Levinsohn had headed up the company’s key Americas unit, including overseeing advertising sales.
According to the terms of the separation agreement and 8K filed with the Securities and Exchange Commission, Levinsohn will receive 67,000 shares of stock currently valued at $1.1 million, along with 250,000 stock options at a per share exercise price of $15.80, the closing per share price on July 26.
The stock closed today at $15.98, meaning he could stand to earn $45,000 if the stock price doesn’t dive in the next day — even more if it goes up during his possible exercise period of 90 days. Additionally, Yahoo agreed to 12 months of accelerated vesting of Levinsohn’s past equity awards (his contract previously called for 6 months of accelerated vesting), likely giving him even more money in his pocket as he departs.
He also gets cash severance equal to his base salary ($1.12 million in 2011) and his target annual bonus (around $3 million in 2011), as well as an unspecified portion of his targeted annual bonus for next year. Yahoo will also kick in the premiums for Levinsohn’s COBRA coverage for up to a year. All in all, the equity and cash add up to more than $5.3 million.
AllThingsD published a memo from Mayer:
Ross has been an important and powerful contributor at Yahoo since he joined in 2010. During May and June, Ross stepped into an incredibly tough role as interim CEO and did a terffic job — he really helped keep the company moving, closed important deals, and assembled a very talented team. I am very grateful to Ross for his leadership and work throughout his tenure at Yahoo. His contributions will be missed.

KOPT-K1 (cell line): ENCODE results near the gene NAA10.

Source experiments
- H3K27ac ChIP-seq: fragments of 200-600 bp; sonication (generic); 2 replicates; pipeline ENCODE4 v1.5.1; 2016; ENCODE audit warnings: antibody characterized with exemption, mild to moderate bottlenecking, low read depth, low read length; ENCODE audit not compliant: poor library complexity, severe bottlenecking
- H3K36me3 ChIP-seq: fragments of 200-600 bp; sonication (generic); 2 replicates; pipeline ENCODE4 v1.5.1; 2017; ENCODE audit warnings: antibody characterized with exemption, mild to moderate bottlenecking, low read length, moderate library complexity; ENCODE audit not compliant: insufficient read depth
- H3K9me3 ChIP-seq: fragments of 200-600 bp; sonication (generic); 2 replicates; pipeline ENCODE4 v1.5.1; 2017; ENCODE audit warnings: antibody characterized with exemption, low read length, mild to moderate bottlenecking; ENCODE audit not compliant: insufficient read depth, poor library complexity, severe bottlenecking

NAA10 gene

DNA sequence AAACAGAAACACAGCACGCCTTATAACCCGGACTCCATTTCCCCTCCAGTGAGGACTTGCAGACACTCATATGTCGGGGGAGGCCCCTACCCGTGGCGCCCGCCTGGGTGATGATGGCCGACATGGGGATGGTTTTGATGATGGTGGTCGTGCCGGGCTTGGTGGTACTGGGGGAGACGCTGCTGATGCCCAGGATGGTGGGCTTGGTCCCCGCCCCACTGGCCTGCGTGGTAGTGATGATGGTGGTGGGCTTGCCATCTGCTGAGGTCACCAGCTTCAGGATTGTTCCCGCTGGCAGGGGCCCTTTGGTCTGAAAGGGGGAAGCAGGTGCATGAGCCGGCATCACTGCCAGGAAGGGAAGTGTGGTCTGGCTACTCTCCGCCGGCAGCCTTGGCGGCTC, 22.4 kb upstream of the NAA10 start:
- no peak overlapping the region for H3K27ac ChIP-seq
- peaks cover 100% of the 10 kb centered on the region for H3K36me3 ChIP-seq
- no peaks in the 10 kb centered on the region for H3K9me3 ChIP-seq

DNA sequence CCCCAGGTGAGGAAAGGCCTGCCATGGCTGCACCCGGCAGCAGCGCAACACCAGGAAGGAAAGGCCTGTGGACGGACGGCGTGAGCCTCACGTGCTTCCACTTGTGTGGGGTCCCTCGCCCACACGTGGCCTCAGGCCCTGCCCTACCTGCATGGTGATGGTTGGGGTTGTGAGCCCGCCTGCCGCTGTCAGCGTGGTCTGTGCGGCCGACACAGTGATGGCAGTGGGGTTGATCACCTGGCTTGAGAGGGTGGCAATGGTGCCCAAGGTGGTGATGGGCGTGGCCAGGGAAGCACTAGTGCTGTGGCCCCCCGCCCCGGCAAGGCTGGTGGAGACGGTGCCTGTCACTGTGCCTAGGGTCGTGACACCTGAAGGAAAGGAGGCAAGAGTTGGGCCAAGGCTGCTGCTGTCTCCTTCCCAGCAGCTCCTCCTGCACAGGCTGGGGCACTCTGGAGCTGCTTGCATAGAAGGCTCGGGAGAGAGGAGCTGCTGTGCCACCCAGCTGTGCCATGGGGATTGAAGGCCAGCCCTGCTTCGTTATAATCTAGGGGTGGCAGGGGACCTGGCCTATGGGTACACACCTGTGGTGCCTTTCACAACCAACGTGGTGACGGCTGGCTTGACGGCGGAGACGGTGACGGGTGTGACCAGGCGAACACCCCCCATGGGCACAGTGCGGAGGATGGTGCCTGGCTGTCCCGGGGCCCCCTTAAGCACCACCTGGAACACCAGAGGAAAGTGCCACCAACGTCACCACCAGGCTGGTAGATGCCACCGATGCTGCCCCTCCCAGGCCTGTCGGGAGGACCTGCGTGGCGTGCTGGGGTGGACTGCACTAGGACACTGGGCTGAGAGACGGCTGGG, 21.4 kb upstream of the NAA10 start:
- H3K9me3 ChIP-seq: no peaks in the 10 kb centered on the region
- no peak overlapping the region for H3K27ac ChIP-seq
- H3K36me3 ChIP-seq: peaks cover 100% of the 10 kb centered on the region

Levinsohn was in a tough political situation, having served as CEO and being seen as a contender for the role, only to be demoted when Mayer’s hiring was announced. Could a potential (and once de facto) CEO set aside his ego and take a back seat to the new head of the company? Would she even want him around?
Apparently, the answer to at least one of the above questions is “no,” so Levinsohn will pursue other opportunities, though AllThingsD is reporting that he hasn’t got another gig lined up yet. Still, he has been talked about as a candidate for a variety of roles at media companies and shouldn’t be looking for long.
Levinsohn was hired at Yahoo in 2010, when Carol Bartz was CEO. He came to prominence in the industry as the head of Fox Interactive Media (FIM), where he oversaw the colossal acquisition of MySpace and an ad distribution deal with Google for the property. He’s also worked in private equity in the digital media space.